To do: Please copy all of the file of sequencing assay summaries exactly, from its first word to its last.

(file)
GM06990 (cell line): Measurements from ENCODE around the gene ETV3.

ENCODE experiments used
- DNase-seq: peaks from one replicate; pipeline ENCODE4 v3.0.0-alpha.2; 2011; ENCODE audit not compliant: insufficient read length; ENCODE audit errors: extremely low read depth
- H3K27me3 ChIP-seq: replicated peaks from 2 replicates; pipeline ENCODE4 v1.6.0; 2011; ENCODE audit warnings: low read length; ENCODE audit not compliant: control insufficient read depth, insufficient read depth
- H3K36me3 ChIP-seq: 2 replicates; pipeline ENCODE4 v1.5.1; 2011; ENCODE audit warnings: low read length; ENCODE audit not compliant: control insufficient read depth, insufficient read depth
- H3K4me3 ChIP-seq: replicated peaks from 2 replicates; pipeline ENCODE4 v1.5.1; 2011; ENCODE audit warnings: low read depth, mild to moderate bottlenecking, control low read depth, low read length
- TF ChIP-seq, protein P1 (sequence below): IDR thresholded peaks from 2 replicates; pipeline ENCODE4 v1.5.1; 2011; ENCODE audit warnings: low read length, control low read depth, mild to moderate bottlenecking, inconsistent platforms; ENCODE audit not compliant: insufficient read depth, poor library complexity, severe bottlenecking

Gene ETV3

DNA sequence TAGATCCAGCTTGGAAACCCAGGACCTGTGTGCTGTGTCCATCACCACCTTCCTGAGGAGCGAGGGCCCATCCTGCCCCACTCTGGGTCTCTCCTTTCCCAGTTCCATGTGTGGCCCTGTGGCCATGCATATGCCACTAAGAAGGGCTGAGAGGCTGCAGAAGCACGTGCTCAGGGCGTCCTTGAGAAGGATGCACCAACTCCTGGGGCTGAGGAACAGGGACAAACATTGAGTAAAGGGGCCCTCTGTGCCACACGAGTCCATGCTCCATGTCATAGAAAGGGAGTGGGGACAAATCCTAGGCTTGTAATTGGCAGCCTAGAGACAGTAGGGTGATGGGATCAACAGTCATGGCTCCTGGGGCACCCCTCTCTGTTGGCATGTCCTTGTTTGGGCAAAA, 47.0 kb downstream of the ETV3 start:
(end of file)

GM06990 (cell line): Measurements from ENCODE around the gene ETV3.

ENCODE experiments used
- DNase-seq: peaks from one replicate; pipeline ENCODE4 v3.0.0-alpha.2; 2011; ENCODE audit not compliant: insufficient read length; ENCODE audit errors: extremely low read depth
- H3K27me3 ChIP-seq: replicated peaks from 2 replicates; pipeline ENCODE4 v1.6.0; 2011; ENCODE audit warnings: low read length; ENCODE audit not compliant: control insufficient read depth, insufficient read depth
- H3K36me3 ChIP-seq: 2 replicates; pipeline ENCODE4 v1.5.1; 2011; ENCODE audit warnings: low read length; ENCODE audit not compliant: control insufficient read depth, insufficient read depth
- H3K4me3 ChIP-seq: replicated peaks from 2 replicates; pipeline ENCODE4 v1.5.1; 2011; ENCODE audit warnings: low read depth, mild to moderate bottlenecking, control low read depth, low read length
- TF ChIP-seq, protein P1 (sequence below): IDR thresholded peaks from 2 replicates; pipeline ENCODE4 v1.5.1; 2011; ENCODE audit warnings: low read length, control low read depth, mild to moderate bottlenecking, inconsistent platforms; ENCODE audit not compliant: insufficient read depth, poor library complexity, severe bottlenecking

Gene ETV3

DNA sequence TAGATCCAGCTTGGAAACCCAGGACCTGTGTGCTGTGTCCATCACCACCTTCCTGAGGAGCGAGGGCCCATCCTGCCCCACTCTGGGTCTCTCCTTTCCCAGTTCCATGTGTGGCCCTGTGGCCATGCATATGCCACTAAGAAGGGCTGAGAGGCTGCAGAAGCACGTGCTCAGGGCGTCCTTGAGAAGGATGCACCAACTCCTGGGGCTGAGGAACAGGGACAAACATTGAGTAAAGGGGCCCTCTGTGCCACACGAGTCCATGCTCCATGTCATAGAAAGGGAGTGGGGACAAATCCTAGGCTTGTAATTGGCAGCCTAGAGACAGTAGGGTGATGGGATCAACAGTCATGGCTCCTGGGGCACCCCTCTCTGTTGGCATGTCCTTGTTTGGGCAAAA, 47.0 kb downstream of the ETV3 start: